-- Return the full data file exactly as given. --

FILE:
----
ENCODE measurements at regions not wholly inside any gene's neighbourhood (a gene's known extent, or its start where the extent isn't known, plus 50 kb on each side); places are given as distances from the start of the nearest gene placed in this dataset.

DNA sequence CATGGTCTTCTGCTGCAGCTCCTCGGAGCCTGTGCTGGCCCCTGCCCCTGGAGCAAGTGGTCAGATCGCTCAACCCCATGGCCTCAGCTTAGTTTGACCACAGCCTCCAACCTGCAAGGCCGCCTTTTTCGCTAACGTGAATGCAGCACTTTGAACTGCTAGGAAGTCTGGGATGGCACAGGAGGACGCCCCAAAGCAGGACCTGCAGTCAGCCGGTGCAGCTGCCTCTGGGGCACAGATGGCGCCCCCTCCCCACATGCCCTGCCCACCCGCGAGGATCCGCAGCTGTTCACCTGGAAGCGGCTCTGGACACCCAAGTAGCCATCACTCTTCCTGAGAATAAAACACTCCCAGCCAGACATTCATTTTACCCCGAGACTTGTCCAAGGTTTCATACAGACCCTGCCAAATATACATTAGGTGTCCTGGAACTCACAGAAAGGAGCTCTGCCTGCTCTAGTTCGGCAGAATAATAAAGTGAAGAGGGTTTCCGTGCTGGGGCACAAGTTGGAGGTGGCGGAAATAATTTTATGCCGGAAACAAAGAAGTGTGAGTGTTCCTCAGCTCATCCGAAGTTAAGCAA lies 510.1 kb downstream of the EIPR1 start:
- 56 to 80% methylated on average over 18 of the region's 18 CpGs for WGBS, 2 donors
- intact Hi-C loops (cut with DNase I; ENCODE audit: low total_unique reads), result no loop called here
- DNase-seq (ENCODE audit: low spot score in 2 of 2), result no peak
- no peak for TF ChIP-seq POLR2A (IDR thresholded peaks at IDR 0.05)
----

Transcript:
ENCODE measurements at regions not wholly inside any gene's neighbourhood (a gene's known extent, or its start where the extent isn't known, plus 50 kb on each side); places are given as distances from the start of the nearest gene placed in this dataset.

DNA sequence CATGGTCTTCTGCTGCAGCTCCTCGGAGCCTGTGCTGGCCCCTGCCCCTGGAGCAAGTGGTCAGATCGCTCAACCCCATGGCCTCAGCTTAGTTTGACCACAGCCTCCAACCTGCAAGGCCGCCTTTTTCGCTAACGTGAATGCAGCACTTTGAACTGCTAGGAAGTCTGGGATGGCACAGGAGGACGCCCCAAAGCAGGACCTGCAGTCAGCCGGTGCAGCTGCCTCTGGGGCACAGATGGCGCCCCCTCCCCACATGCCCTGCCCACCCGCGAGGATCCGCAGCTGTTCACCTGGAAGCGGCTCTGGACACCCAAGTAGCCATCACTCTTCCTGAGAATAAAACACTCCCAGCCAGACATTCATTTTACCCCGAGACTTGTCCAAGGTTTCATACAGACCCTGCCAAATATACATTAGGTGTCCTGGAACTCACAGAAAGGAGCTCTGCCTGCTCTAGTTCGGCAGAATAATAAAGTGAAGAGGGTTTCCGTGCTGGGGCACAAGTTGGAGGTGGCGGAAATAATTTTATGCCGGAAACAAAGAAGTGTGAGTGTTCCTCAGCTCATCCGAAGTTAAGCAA lies 510.1 kb downstream of the EIPR1 start:
- 56 to 80% methylated on average over 18 of the region's 18 CpGs for WGBS, 2 donors
- intact Hi-C loops (cut with DNase I; ENCODE audit: low total_unique reads), result no loop called here
- DNase-seq (ENCODE audit: low spot score in 2 of 2), result no peak
- no peak for TF ChIP-seq POLR2A (IDR thresholded peaks at IDR 0.05)